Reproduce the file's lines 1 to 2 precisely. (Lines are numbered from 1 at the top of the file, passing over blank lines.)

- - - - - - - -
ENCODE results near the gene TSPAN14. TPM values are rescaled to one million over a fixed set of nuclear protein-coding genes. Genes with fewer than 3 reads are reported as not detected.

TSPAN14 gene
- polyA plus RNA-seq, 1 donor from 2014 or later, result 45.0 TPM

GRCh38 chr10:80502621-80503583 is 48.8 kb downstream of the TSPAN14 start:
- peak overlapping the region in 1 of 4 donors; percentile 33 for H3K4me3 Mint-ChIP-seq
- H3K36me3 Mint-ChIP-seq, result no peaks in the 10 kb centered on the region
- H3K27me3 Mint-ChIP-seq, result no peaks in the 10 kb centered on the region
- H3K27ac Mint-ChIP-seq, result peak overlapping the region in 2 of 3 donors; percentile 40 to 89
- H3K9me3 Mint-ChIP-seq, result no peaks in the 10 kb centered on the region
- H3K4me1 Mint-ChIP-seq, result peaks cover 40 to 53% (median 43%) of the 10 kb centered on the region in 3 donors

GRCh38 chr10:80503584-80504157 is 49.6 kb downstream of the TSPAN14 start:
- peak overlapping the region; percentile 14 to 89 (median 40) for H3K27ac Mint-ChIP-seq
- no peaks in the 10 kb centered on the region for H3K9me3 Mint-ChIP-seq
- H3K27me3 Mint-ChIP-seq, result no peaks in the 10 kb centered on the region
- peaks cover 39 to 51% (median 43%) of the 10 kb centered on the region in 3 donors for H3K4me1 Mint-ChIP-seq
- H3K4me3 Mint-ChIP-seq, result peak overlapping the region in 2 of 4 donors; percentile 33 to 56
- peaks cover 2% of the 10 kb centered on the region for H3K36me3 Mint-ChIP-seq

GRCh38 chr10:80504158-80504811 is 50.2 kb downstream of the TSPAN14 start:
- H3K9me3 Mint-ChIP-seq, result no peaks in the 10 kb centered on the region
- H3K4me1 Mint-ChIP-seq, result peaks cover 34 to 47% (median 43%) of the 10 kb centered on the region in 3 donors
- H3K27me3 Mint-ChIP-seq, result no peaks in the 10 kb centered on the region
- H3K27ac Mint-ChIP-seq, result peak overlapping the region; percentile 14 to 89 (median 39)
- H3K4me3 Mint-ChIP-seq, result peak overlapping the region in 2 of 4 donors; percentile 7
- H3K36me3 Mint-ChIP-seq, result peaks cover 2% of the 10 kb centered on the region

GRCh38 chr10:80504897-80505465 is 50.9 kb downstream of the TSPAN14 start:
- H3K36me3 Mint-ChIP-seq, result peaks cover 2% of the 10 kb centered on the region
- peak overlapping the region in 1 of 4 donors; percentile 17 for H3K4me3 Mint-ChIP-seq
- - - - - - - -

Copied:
ENCODE results near the gene TSPAN14. TPM values are rescaled to one million over a fixed set of nuclear protein-coding genes. Genes with fewer than 3 reads are reported as not detected.

TSPAN14 gene